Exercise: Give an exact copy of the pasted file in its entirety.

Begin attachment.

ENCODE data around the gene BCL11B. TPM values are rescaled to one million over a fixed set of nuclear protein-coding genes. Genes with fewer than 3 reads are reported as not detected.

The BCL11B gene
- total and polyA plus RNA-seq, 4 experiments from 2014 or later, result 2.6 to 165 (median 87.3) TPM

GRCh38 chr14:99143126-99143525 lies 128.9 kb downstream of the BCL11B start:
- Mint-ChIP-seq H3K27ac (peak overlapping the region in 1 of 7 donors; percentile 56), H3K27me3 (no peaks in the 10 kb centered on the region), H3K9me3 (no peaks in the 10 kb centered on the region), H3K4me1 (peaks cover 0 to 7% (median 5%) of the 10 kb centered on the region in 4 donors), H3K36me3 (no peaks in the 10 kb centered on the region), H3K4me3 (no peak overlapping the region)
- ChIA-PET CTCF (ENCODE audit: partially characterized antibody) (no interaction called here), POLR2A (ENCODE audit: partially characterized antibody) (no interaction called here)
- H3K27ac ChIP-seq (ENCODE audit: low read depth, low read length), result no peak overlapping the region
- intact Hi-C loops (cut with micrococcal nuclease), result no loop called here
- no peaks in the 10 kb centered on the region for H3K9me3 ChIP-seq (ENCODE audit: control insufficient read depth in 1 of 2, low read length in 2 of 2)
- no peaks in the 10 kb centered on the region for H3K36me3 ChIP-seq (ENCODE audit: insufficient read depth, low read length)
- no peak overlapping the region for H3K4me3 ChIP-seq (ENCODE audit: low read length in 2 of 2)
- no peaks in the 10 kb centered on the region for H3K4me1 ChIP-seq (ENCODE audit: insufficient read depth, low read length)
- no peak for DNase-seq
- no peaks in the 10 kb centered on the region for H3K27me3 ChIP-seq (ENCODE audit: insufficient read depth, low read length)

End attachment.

ENCODE data around the gene BCL11B. TPM values are rescaled to one million over a fixed set of nuclear protein-coding genes. Genes with fewer than 3 reads are reported as not detected.

The BCL11B gene
- total and polyA plus RNA-seq, 4 experiments from 2014 or later, result 2.6 to 165 (median 87.3) TPM

GRCh38 chr14:99143126-99143525 lies 128.9 kb downstream of the BCL11B start:
- Mint-ChIP-seq H3K27ac (peak overlapping the region in 1 of 7 donors; percentile 56), H3K27me3 (no peaks in the 10 kb centered on the region), H3K9me3 (no peaks in the 10 kb centered on the region), H3K4me1 (peaks cover 0 to 7% (median 5%) of the 10 kb centered on the region in 4 donors), H3K36me3 (no peaks in the 10 kb centered on the region), H3K4me3 (no peak overlapping the region)
- ChIA-PET CTCF (ENCODE audit: partially characterized antibody) (no interaction called here), POLR2A (ENCODE audit: partially characterized antibody) (no interaction called here)
- H3K27ac ChIP-seq (ENCODE audit: low read depth, low read length), result no peak overlapping the region
- intact Hi-C loops (cut with micrococcal nuclease), result no loop called here
- no peaks in the 10 kb centered on the region for H3K9me3 ChIP-seq (ENCODE audit: control insufficient read depth in 1 of 2, low read length in 2 of 2)
- no peaks in the 10 kb centered on the region for H3K36me3 ChIP-seq (ENCODE audit: insufficient read depth, low read length)
- no peak overlapping the region for H3K4me3 ChIP-seq (ENCODE audit: low read length in 2 of 2)
- no peaks in the 10 kb centered on the region for H3K4me1 ChIP-seq (ENCODE audit: insufficient read depth, low read length)
- no peak for DNase-seq
- no peaks in the 10 kb centered on the region for H3K27me3 ChIP-seq (ENCODE audit: insufficient read depth, low read length)